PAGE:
“Shalom!” – “Salaam!” – “Peace!”
So started the evening, “Fasting together, Praying for Peace” at Temple Sinai in Roslyn, New York, this past Tuesday evening. Jews, Muslims and Christian neighbors gathered together to talk, learn, pray and break the fast together. The Jewish minor fast day of the 17th of Tammuz coincided with the eighteenth day of the fast of Ramadan. The groups came together, under the auspices of the Long Island Board of Rabbis and the Islamic Center of Long Island, partnering with the Long Island Council of Churches, the Long Island Muslim Society, the Sid Jacobson JCC and the American Muslims and Jews in Dialogue. It was a long list of those who wanted contact and the beginnings of healing.
The idea of a day of fasting together, or in the language of civil protest, “a hunger strike for peace” was first proposed by Eliaz Cohen, an Israeli poet. Cohen wrote of his aspirations for the day.
For both traditions – this is a day designated for soul-searching, an opportunity for people to take responsibility, for self repair and for self and communal purification and for repentance. This is an attempt to direct the consciousness of both peoples to this day as a peak day in which each man and woman in their home and in their communities will be invited to take part, to fast in solidarity with the suffering, violence and pain of self and others, to ask how to end the cycle of bloodshed and draw a horizon of hope and vision. Afternoon gatherings and classes will be held between the two communities – sharing stories, studying and praying together, and by the appearance of the stars the people gathered will share an “iftar” – breaking the fast with a delicious meal.
When I arrived at the program with my husband, I only recognized one other individual. And although I felt alone in certain ways, I also felt part of something much larger. Both Jews and Muslims had responded to Cohen’s call and similar groups were meeting in Israel, in Philadelphia, in Oakland, California and in Palo Alto. People met in Texas and in London and in Kuwait.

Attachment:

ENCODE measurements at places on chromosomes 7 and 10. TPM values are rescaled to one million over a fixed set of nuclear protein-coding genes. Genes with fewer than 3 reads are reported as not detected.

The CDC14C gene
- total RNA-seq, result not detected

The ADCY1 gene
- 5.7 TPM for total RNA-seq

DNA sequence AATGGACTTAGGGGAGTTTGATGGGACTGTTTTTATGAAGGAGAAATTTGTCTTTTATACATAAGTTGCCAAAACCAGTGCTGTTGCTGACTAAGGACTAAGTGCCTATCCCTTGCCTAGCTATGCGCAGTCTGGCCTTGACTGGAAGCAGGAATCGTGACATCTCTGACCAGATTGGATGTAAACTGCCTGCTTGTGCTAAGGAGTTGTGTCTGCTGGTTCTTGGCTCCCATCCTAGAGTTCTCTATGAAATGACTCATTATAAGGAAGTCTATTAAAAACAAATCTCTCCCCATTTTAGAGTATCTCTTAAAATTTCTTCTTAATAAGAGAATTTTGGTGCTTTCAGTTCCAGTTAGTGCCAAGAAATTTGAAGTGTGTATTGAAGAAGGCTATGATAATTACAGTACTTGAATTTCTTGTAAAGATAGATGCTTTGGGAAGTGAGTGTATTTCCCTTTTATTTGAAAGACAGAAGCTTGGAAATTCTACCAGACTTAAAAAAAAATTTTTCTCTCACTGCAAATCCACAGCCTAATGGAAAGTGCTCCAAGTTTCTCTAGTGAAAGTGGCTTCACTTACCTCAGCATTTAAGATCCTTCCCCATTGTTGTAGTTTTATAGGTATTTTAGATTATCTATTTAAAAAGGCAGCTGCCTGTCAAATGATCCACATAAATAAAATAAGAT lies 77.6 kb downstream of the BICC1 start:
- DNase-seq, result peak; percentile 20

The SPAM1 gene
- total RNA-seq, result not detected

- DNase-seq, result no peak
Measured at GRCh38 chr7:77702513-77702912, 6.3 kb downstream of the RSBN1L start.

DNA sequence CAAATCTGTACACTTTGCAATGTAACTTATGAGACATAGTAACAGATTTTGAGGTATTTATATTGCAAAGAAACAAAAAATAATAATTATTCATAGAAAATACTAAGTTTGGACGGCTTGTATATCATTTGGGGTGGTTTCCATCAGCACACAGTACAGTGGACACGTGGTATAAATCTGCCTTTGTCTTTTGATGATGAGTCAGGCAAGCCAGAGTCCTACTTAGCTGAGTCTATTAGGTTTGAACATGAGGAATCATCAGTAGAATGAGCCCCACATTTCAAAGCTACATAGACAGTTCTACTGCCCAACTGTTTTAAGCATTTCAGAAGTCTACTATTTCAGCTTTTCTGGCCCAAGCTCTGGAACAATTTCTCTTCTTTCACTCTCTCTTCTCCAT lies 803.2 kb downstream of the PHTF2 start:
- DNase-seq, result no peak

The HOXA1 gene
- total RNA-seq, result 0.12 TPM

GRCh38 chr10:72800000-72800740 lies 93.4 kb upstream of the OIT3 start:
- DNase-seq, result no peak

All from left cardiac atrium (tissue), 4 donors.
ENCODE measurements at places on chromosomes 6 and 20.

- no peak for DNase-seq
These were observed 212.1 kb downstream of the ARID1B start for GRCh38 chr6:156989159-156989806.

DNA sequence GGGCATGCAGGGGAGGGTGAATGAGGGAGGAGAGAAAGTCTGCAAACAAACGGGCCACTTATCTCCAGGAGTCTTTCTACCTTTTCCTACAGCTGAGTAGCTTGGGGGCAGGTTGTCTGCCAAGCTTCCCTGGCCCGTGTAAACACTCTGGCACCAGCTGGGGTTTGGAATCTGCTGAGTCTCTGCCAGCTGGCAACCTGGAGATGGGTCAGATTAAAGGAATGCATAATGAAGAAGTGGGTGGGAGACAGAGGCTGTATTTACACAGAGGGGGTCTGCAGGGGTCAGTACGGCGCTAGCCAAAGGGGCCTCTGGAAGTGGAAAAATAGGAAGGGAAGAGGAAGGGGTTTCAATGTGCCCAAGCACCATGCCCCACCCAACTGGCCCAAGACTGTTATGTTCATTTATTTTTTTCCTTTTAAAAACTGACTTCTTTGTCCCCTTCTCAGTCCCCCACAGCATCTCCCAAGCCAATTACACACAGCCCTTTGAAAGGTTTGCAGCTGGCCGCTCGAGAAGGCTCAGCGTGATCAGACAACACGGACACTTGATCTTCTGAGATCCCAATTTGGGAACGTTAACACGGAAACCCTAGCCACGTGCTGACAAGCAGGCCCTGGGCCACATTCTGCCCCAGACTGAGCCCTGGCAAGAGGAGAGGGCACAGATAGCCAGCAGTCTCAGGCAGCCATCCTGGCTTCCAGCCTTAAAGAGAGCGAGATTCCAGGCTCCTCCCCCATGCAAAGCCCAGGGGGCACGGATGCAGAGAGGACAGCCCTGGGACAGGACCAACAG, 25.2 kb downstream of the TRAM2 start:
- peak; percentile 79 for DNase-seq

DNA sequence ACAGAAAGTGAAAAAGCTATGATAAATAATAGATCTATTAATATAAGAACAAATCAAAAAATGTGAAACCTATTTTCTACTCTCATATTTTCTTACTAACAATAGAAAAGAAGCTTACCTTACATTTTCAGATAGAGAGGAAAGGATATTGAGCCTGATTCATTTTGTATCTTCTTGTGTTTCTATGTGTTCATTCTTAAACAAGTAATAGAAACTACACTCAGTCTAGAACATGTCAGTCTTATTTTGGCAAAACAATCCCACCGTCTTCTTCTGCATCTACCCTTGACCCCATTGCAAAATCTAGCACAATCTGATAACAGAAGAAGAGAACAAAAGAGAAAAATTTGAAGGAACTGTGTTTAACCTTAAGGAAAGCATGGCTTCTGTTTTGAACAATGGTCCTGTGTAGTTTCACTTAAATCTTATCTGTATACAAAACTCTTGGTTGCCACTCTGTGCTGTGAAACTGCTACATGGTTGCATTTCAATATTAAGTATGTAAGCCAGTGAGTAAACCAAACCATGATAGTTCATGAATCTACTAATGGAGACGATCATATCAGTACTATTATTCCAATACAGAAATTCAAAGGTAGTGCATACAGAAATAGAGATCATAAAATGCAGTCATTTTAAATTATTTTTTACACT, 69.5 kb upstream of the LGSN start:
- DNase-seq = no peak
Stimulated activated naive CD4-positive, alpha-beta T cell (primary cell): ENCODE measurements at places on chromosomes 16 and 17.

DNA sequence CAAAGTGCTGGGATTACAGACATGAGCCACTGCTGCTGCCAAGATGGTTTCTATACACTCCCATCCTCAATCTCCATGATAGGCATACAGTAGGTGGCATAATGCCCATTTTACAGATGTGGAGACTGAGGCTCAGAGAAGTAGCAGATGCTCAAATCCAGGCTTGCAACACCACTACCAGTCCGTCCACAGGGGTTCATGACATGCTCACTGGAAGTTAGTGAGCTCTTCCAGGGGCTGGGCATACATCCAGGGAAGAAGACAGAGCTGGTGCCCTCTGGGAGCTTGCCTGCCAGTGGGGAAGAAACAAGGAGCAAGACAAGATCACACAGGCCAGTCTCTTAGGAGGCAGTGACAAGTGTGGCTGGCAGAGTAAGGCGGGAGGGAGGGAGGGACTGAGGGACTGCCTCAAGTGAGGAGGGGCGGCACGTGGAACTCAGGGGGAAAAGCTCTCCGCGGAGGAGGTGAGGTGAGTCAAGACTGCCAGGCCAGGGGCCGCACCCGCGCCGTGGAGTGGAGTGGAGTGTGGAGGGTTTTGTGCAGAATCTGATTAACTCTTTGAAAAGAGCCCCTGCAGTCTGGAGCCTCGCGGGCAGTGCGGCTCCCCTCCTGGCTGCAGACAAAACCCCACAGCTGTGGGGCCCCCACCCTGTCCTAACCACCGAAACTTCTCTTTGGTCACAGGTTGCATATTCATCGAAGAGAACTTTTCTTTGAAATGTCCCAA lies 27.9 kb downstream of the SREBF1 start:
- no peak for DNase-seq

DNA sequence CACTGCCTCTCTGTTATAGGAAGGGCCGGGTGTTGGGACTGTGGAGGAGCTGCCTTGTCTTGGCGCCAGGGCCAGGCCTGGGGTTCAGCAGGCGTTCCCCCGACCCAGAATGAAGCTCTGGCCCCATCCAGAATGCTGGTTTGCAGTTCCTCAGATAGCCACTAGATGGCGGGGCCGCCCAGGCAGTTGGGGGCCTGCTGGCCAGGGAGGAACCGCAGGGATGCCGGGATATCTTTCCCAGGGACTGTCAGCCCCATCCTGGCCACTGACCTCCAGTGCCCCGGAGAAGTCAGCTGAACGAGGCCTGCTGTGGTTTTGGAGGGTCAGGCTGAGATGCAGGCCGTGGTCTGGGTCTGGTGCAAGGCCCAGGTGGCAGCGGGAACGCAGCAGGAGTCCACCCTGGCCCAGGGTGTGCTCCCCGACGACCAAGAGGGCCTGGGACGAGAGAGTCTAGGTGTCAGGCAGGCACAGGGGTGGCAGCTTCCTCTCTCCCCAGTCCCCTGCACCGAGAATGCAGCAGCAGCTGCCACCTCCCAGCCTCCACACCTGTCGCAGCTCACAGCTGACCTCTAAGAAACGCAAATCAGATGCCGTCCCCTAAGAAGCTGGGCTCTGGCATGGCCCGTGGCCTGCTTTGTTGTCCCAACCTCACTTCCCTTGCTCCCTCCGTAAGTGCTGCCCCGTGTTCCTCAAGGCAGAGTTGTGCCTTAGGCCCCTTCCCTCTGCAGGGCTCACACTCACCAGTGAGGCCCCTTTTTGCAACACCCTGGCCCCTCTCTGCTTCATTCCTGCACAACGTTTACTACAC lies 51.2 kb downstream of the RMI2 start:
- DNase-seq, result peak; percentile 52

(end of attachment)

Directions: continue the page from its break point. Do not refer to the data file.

Adolf Hitler’s grandchildren are alive and living in France, according to an investigative report in the French magazine Le Point that’s recounted today on MSNBC.com. And they want a share of the royalties from Mein Kampf.
The French magazine report focuses on newly found evidence supporting the claim by their late father, a French man who said he was Hitler’s illegitimate son. The man, Jean-Marie Loret, who died in 1985, said his mother, a farm girl named Charlotte Lobjoie, had an affair with Hitler in June 1917 when the genocidal tyrant-to-be was a World War I German corporal serving on the Western front. She gave the child up for adoption but told him about his dad shortly before she died in 1950. Loret wrote about it in a 1981 utobiography that was widely dismissed at the time. The new evidence includes, among other things, signed Hitler paintings found in the mother’s attic and confirmed reports that Hitler sent her envelopes of cash later in life.
Photos of Loret published in Le Point do bear a marked resemblance to Der Fuehrer. A lawyer for the grandchildren is quoted as saying they are entitled to a share of royalties from Mein Kampf. No indication whether they plan to sue Yad Vashem for a share of the box office.
The story adds a new layer of tragedy to the story of Hitler’s three grand-nephews, sons of his nephew William Patrick “Willy” Hitler, who live on Long Island (for real). They never married or had children, reportedly because they wanted to make sure the Hitler blood line came to an end, since they were his only blood relatives (boy, is that a double entendre). Now that we know about their second cousins in France, it seems they might as well have gone out and sown their oats.
Nephew Willy was born in 1911 in Liverpool, son of Adolf’s older half-brother Alois Hitler Jr. He spent much of the 1930s in Germany, working for Uncle Adolf. He settled on Long Island after the war and changed his name in hopes of burying the past. Oddly enough, the name he chose was William Patrick Stuart-Houston, which seems a fairly transparent homage to the British-born Nazi philosopher Houston Stewart Chamberlain. Neighbors on Long Island during the 1950s and 1960s recall the family being somewhat secretive and speaking German in the house. Maybe the boys will want to brush up their French now.